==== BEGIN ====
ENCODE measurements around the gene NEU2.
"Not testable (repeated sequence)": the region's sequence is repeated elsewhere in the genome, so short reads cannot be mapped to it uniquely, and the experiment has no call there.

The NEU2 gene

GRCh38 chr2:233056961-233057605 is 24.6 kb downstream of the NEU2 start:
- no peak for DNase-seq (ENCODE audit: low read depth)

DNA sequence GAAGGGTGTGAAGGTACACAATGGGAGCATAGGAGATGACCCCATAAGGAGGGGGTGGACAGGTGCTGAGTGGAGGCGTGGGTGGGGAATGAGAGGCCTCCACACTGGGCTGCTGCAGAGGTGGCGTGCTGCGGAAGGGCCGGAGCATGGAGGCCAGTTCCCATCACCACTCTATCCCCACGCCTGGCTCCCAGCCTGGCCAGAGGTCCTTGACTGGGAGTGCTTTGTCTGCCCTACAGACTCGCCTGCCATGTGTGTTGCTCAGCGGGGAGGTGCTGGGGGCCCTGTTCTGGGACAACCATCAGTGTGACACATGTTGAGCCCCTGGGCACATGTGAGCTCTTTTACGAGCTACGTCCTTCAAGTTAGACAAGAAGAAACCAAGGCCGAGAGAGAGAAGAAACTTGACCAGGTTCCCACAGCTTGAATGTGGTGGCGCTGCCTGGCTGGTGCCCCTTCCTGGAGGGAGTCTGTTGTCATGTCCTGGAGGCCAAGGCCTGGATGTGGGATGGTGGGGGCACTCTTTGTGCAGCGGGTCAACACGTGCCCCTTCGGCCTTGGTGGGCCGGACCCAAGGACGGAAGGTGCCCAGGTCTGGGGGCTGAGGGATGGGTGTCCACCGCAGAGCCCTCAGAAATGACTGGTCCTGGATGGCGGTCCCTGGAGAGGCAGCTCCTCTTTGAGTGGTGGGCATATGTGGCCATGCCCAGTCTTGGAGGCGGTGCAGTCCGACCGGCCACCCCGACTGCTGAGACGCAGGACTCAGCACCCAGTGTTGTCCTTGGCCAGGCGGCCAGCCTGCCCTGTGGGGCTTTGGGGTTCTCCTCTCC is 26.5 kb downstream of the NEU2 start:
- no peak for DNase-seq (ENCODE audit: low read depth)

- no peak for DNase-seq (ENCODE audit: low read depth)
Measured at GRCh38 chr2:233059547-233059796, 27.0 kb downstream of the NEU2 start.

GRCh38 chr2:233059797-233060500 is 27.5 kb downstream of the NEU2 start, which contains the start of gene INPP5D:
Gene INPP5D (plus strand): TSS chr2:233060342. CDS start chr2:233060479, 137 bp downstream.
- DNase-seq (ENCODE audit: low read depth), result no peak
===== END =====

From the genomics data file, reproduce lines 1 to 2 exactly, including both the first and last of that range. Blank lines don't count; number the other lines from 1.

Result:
ENCODE measurements around the gene NEU2.
"Not testable (repeated sequence)": the region's sequence is repeated elsewhere in the genome, so short reads cannot be mapped to it uniquely, and the experiment has no call there.